Following the back-to-back perennial classics 'The Muppet Christmas Carol' and 'Muppet Treasure Island', I was excited for and then extremely disappointed by 'Muppets from Space', I didn't even bother watching all of it... 20-years later it's not got any better. Like the Marx Brothers, The Muppets are perhaps best when they have something to deconstruct, a narrative framework for them to tear down, making the story just about them is hard to make work. Removing all the joyous songs and replacing them with boring Funk montages was also a bad idea. In the last two movies Michael Caine and Tim Curry were playing it for the Best Actor Oscar, where as Jeffrey Tambor (as the main human character) is simply awful, overplaying every line to the point you think he's going to have an aneurysm. The film is full of embarrassing, dated and nonsensical celebrity cameos from Hulk Hogan and characters from 'Dawson's Creek'. The lazy parodies of things like 'Men in Black' and 'Independence Day' make this feel stuck in the 90s. The only genuine laugh I got out of it was Miss Piggy falling off her high heels 33-minutes in. It's the only Muppets movie to have lost money, no wonder it was 12-years before they'd release another one.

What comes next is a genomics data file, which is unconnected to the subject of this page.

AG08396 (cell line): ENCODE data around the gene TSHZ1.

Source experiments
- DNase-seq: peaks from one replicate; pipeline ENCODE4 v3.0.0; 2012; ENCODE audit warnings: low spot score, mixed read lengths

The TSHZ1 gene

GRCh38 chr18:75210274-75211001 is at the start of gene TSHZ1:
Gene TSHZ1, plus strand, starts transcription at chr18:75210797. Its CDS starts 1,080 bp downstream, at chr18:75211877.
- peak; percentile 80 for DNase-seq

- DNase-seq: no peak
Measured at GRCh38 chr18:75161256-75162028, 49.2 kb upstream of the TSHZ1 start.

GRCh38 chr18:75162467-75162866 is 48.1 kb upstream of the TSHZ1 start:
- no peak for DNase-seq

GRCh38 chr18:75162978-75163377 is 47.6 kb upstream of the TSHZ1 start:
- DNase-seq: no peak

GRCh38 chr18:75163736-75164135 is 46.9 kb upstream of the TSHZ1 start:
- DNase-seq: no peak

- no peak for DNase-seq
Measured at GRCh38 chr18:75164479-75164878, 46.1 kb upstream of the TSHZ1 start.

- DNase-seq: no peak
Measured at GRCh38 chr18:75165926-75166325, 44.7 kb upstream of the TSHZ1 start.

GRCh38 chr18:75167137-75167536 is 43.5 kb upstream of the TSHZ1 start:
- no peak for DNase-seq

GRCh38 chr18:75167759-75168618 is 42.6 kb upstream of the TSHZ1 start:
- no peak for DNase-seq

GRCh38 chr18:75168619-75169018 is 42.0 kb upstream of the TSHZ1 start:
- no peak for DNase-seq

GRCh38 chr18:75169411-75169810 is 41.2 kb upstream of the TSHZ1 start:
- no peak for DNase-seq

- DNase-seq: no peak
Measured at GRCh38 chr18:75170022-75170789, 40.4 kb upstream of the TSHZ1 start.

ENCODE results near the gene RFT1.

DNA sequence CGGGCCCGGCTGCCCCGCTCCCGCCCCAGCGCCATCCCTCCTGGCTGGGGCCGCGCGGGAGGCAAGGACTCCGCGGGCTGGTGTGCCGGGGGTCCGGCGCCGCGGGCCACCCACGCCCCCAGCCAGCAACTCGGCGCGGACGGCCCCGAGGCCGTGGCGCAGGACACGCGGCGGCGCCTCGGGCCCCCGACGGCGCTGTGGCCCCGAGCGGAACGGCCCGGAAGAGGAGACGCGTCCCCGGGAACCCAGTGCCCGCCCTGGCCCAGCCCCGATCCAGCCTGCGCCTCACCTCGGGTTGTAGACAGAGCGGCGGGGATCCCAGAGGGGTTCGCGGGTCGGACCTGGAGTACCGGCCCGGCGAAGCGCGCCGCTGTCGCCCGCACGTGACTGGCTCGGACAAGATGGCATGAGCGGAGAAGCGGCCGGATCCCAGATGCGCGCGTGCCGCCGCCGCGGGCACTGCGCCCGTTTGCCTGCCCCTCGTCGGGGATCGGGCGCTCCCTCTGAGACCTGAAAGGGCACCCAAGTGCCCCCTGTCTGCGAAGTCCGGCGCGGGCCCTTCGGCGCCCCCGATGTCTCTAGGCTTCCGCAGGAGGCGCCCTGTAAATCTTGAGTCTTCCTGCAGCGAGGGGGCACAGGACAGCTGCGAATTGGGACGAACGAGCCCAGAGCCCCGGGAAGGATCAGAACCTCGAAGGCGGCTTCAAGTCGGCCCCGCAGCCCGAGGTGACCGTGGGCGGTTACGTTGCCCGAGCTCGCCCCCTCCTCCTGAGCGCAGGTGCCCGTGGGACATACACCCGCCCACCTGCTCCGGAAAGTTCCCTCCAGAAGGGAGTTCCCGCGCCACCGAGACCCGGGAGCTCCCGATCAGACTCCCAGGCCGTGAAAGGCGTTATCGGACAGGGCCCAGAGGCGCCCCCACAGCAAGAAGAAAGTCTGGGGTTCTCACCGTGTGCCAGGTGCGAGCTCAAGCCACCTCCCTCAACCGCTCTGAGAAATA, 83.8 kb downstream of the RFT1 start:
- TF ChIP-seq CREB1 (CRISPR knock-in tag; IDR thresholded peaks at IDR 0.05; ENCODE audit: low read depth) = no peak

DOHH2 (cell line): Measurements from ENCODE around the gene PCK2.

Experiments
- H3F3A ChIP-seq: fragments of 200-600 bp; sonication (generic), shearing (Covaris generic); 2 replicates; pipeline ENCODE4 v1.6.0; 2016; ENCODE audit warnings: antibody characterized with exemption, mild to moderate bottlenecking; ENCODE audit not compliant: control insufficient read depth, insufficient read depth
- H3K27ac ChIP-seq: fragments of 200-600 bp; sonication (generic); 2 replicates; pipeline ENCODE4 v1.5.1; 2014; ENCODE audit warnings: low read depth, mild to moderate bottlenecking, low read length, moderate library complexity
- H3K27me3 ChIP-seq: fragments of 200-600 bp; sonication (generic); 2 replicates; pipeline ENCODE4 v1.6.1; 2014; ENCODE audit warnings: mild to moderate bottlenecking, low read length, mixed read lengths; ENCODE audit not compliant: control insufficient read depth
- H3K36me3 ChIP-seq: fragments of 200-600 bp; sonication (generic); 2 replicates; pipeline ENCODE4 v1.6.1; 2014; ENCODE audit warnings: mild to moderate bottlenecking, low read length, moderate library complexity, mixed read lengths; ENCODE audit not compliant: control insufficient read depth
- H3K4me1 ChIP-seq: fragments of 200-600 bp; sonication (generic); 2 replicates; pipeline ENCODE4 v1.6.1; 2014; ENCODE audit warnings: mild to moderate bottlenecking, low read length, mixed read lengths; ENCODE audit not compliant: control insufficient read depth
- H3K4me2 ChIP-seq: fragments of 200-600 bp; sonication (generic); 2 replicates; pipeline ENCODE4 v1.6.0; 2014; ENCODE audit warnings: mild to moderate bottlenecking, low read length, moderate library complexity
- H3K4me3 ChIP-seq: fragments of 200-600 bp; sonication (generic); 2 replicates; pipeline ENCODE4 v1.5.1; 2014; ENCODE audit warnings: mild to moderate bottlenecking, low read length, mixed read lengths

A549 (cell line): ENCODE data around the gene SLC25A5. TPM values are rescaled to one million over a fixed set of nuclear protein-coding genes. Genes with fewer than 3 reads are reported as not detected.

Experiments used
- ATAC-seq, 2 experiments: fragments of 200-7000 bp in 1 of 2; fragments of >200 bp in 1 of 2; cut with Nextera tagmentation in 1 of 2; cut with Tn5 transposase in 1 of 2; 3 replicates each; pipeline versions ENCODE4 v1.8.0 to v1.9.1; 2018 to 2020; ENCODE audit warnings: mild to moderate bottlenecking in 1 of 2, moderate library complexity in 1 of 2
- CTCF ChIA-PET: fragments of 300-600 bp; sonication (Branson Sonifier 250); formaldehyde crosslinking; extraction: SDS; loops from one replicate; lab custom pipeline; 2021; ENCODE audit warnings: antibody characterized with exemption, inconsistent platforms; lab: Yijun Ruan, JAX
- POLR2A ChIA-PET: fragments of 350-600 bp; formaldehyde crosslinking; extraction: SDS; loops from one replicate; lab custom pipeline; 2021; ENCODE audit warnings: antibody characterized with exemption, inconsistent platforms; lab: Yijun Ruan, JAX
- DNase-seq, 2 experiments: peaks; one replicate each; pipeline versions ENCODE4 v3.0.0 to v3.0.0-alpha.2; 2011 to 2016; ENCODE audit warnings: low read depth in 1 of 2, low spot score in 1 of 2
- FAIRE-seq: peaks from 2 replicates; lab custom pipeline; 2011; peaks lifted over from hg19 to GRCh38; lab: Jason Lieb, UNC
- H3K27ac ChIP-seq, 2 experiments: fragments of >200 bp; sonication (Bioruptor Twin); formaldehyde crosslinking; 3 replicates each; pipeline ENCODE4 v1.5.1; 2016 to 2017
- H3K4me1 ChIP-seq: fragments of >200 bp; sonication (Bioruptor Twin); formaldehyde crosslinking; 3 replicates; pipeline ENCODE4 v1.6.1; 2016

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Naked Lunch (1991)
Director David Cronenberg fuses together Burroughs' novel, elements from the author's life and his own disturbing visions. Stylistically it's a classic Film Noir, shot in golden browns and sickly greens. The characters and the plot are largely either uninteresting, or unintelligible but Cronenberg's wild and disgusting visual ideas and the freaky makeup FX are enough to sustain the viewer's interest. By the time you get to Roy Scheider unpeeling the woman skin he's wearing, you've probably got used to that kind of stuff happening. Peter Weller plays a writer/exterminator/fugitive having bad trips on "Bug powder Dust", "Black Meat Powder" and "Mugwump Jism".  The croaky voice Peter Boretski does for all the creatures is the creepiest thing.

This original trailer is very strange and worth watching: